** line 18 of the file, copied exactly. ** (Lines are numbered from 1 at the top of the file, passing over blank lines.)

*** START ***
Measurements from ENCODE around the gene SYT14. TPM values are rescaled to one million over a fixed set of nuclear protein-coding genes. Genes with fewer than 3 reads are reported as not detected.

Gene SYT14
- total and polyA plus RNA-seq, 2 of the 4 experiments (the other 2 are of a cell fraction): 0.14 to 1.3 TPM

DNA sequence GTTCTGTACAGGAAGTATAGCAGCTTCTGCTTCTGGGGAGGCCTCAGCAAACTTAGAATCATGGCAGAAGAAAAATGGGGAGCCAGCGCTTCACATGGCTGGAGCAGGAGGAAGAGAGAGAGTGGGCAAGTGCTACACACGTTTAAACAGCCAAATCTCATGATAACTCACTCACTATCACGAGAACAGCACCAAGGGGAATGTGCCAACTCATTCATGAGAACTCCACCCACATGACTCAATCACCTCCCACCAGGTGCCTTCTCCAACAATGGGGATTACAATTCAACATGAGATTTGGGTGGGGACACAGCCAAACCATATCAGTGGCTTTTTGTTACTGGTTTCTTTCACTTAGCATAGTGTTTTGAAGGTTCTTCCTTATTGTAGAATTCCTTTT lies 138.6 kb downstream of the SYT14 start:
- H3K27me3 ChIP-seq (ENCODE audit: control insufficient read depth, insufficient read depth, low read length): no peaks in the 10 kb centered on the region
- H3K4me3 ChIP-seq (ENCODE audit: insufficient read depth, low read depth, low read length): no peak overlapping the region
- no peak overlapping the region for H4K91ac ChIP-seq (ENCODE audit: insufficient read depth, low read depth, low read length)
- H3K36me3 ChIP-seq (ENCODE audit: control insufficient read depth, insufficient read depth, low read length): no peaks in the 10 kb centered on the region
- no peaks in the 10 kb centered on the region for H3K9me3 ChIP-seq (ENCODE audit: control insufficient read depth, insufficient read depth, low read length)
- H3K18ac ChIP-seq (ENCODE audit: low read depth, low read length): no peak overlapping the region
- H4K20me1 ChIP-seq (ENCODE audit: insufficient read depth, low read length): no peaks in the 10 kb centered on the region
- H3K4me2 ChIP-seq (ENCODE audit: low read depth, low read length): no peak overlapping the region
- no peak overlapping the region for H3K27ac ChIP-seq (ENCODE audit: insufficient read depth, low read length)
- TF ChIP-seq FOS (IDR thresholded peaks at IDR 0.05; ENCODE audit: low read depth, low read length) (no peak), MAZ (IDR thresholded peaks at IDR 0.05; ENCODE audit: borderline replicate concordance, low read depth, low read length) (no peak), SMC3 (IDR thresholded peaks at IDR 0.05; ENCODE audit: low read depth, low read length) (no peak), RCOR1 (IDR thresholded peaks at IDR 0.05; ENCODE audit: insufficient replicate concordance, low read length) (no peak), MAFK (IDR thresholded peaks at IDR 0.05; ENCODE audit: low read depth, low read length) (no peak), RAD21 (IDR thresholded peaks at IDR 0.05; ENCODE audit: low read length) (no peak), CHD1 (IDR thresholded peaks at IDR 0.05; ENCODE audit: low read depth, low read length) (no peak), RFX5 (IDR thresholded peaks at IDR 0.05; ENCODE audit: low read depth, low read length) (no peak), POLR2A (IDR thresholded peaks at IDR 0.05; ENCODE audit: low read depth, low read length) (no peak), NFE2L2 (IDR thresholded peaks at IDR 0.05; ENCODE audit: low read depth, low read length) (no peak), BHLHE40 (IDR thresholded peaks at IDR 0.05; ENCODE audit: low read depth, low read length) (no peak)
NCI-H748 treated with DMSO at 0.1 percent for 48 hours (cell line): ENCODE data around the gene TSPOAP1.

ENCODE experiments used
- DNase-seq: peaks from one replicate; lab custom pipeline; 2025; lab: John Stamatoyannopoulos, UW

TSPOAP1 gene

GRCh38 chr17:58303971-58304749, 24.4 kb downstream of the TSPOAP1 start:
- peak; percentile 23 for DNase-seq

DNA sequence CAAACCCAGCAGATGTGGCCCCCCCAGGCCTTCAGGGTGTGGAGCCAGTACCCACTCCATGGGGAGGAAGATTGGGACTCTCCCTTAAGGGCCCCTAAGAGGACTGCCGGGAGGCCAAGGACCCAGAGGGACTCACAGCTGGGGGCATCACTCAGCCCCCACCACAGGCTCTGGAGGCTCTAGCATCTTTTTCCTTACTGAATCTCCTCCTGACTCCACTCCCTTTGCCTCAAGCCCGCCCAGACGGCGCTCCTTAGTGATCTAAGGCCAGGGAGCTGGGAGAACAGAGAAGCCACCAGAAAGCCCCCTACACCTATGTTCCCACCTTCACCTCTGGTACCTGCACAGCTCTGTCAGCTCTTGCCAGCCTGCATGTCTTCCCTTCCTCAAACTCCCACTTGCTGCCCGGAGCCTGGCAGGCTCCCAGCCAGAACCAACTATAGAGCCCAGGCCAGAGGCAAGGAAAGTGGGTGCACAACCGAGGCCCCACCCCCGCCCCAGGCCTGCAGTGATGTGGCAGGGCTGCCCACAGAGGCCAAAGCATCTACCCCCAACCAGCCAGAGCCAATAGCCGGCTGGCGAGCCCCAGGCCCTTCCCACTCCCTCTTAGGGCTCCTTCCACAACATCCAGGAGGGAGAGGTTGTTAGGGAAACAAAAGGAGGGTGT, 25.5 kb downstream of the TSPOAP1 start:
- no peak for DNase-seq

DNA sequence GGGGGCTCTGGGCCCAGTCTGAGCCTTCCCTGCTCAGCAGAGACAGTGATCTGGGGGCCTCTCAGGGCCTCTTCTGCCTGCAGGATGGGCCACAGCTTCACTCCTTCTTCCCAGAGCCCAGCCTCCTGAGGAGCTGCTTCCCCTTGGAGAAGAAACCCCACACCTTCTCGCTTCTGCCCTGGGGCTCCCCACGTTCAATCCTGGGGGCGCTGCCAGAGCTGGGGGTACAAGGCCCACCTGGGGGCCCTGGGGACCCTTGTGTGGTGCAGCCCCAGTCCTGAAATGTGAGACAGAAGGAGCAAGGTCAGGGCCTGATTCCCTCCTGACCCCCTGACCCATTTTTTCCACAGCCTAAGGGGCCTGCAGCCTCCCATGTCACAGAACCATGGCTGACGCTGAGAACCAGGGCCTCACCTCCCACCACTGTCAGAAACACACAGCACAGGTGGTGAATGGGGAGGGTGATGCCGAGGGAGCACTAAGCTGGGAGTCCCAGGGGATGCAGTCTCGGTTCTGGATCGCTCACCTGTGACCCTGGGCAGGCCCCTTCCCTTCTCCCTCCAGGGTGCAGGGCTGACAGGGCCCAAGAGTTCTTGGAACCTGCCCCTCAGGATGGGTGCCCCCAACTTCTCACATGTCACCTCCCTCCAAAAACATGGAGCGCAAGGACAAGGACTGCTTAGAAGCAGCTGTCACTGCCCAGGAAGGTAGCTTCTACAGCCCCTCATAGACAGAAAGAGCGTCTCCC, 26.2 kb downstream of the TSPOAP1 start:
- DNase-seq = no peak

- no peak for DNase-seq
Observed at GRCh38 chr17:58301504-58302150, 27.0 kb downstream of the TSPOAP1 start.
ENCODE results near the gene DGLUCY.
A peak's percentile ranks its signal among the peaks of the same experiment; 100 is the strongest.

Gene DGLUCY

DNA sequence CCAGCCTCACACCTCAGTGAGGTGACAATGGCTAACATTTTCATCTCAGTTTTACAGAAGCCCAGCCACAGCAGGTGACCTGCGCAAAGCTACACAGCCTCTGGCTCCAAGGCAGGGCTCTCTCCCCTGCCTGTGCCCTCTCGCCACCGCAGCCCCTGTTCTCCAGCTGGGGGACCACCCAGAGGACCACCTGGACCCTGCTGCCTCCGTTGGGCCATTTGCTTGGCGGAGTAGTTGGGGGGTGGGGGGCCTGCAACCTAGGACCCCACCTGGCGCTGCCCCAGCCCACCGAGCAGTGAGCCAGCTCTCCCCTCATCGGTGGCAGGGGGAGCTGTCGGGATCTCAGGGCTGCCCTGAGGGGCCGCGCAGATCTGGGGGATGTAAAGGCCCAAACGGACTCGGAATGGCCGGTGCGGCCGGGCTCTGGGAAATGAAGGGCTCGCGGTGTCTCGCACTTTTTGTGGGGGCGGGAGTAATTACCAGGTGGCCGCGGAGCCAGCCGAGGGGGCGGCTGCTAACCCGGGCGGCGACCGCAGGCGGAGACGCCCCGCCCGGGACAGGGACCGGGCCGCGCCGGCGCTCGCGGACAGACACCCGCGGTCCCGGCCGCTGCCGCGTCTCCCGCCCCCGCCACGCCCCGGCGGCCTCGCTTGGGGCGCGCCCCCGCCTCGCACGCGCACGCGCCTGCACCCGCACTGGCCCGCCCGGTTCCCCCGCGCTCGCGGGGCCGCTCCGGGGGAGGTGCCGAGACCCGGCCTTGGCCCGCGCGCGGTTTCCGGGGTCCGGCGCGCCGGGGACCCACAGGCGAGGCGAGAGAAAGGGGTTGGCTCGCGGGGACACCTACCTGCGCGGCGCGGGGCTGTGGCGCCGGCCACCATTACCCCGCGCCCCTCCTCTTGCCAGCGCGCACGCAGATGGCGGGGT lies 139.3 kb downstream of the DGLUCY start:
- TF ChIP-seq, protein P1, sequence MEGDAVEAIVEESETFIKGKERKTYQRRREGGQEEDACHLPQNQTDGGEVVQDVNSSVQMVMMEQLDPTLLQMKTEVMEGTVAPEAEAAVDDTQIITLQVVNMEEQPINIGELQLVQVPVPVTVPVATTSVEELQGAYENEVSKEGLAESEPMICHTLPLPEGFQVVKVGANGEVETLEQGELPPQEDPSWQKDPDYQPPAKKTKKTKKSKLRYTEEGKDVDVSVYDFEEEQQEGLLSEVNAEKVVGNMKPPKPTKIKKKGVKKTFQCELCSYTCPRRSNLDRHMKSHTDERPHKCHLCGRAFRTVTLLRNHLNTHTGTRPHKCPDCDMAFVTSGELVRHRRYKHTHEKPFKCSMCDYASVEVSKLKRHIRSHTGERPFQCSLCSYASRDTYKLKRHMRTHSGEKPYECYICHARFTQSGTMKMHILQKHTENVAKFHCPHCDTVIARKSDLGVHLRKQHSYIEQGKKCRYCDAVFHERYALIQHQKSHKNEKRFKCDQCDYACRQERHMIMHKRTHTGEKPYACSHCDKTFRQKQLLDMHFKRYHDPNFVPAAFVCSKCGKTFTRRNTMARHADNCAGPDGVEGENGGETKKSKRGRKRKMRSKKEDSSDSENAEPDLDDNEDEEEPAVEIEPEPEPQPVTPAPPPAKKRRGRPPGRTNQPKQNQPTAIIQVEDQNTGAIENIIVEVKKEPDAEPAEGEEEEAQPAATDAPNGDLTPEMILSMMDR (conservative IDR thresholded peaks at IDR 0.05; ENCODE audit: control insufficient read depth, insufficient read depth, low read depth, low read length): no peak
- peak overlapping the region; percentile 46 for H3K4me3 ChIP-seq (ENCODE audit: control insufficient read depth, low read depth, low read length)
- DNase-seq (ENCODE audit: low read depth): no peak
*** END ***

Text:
TSPOAP1 gene